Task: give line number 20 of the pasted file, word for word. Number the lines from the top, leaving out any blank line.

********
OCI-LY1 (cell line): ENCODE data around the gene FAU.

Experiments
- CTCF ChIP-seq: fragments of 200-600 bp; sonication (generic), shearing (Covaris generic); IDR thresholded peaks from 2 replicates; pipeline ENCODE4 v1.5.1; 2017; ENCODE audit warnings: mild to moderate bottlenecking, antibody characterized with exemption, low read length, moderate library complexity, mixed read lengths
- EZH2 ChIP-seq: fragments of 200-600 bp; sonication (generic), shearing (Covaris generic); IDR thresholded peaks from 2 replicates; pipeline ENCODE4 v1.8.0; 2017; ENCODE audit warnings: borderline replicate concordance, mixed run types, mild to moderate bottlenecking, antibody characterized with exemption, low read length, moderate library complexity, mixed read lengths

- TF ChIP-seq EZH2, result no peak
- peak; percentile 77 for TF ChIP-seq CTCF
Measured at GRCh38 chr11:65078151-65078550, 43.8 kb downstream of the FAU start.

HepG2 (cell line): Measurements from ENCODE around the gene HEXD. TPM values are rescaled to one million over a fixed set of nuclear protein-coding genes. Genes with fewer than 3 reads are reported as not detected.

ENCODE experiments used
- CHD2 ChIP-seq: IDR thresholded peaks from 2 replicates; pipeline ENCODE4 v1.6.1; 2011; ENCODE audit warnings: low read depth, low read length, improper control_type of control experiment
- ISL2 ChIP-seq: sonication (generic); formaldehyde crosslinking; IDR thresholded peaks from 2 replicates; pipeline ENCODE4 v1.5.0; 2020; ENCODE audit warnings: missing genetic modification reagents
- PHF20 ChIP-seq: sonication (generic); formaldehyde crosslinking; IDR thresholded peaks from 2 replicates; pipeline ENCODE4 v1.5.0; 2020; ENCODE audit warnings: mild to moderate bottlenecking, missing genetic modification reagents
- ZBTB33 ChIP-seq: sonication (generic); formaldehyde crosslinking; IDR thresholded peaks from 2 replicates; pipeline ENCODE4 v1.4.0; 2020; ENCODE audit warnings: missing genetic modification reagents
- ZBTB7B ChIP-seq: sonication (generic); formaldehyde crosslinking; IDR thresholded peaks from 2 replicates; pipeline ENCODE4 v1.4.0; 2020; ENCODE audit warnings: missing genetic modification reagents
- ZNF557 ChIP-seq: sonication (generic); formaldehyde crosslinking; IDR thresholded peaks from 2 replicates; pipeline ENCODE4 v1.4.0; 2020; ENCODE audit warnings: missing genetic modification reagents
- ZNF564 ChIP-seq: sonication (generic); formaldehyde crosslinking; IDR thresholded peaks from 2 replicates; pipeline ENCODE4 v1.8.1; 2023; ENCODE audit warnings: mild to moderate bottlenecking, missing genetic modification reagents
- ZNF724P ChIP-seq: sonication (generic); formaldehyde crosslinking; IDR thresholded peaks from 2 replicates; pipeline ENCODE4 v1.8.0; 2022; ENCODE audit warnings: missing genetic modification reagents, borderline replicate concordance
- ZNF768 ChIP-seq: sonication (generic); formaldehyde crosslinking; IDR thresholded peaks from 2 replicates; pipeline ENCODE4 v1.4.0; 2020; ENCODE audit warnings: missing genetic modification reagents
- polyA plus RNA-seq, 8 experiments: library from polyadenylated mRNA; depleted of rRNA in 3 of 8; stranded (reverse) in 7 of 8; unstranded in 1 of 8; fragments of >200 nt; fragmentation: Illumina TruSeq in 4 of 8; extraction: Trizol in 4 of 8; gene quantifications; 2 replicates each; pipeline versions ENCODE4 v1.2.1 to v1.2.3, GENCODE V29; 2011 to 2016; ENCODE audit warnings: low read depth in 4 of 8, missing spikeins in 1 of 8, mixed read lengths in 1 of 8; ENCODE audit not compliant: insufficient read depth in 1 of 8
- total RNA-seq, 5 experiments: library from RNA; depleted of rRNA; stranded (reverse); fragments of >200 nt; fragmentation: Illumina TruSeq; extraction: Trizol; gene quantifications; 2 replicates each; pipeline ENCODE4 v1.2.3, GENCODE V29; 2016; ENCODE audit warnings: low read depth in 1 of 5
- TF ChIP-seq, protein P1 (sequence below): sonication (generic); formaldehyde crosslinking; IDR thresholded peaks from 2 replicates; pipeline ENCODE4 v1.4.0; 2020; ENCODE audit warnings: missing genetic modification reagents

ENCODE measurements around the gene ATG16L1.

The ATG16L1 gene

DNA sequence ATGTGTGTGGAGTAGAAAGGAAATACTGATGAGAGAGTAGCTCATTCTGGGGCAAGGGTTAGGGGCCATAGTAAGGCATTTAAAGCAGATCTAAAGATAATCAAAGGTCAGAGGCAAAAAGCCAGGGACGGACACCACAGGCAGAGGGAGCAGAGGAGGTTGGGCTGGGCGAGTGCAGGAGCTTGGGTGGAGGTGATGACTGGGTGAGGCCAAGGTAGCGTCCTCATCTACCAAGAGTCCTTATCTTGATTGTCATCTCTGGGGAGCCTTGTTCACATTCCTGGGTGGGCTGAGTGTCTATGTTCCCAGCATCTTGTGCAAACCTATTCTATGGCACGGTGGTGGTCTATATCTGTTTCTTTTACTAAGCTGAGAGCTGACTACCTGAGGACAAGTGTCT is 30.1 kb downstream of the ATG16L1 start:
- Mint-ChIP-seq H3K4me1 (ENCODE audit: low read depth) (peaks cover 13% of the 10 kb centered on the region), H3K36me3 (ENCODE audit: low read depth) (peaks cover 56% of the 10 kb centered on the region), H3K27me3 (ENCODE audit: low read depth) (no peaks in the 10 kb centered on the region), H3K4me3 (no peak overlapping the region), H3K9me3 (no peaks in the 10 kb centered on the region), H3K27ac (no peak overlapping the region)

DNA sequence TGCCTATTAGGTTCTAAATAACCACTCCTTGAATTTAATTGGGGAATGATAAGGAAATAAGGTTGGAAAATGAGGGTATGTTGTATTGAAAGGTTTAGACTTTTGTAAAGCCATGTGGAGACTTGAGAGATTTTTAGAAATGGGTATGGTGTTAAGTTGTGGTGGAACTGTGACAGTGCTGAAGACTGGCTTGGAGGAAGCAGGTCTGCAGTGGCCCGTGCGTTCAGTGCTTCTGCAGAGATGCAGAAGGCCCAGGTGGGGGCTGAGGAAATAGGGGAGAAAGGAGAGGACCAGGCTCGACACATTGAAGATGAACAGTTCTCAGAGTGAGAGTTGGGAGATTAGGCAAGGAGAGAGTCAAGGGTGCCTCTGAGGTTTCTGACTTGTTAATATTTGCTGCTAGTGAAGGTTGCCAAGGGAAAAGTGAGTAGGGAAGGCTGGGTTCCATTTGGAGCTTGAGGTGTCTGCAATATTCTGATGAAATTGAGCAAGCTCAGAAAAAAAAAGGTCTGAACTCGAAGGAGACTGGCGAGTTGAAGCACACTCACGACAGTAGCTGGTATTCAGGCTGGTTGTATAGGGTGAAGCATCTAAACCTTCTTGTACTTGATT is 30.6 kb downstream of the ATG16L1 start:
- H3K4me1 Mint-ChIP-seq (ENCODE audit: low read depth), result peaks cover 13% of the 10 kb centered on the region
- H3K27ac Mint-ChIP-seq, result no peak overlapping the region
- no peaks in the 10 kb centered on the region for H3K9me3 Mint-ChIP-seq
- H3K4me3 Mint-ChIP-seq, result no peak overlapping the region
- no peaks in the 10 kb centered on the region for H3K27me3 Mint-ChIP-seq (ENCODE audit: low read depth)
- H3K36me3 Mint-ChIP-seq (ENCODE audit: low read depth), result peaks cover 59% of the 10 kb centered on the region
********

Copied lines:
- total RNA-seq, 5 experiments: library from RNA; depleted of rRNA; stranded (reverse); fragments of >200 nt; fragmentation: Illumina TruSeq; extraction: Trizol; gene quantifications; 2 replicates each; pipeline ENCODE4 v1.2.3, GENCODE V29; 2016; ENCODE audit warnings: low read depth in 1 of 5